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Michigan Chapter Eight

Border Wars of the Colonists

Strange to say, in spite of the palpable fiasco, Johnson reaped great glory from the campaign. His renown spread to Europe. Parliament voted him five thousand pounds and the king made him a baronet.
To Governor Shirley of Massachusetts had been assigned the capture of Forts Frontenac and Niagara. He was a major-general and after the death of Braddock the command of the militia devolved upon him. His army for the campaign was assembled at Albany at the same time that the Crown Point army was encamped near that city. His force had not been recruited to the extent intended. It consisted of a regiment from New Jersey and known as the Jersey Blues, together with two regiments paid by the king and known as regulars, though in reality raw recruits, raised wherever men could be found to enlist. They were utterly untried and though fairly fell equipped, found their commissariat and bureau of transportation quite unequal to the demands. They numbered about fifteen hundred all told. It does not appear that there were any Indian allies attached to this expedition. No time was wasted in departing for the scene of operations and the whole army was soon assembled at Oswego. Here there was exasperating delay in the matter of transportation and supplies. Fort Frontenac was fifty miles away across the lake. To reach it required many boats and men skilled in navigating them. Moreover at Frontenac was a French force of fourteen hundred regulars and Canadians, well provided with everything necessary, including vessels for crossing the lake and attacking Oswego. Here was presented to Shirley a puzzling problem. With his small force and limited means of transportation to cross the lake and attack a fortified place, garrisoned with experienced veterans seemed a foolhardy thing. On the other hand, if he should pass on to. Niagara the French, who knew all about the plan of campaign through papers captured from Braddock, could cross over, take Oswego, and thus cut off his supplies and place him in jeopardy, with the enemy in his rear.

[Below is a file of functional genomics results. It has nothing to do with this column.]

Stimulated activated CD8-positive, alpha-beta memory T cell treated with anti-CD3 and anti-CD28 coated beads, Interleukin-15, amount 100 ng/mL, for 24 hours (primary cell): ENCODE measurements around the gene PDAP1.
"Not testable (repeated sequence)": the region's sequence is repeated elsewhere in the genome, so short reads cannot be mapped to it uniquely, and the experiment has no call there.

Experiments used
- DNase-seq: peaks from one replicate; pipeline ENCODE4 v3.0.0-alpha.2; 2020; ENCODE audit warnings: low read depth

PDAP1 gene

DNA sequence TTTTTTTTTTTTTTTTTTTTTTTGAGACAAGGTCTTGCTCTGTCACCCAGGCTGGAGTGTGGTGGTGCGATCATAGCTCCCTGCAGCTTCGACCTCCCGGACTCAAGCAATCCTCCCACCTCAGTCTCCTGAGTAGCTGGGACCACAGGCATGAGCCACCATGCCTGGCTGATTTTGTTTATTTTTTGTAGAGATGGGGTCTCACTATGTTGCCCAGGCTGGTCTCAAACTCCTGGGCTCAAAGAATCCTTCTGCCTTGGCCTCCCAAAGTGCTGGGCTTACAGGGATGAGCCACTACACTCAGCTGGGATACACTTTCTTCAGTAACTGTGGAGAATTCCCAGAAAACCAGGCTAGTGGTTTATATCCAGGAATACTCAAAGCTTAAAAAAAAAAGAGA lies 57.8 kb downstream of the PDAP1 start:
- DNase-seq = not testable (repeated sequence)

Michigan


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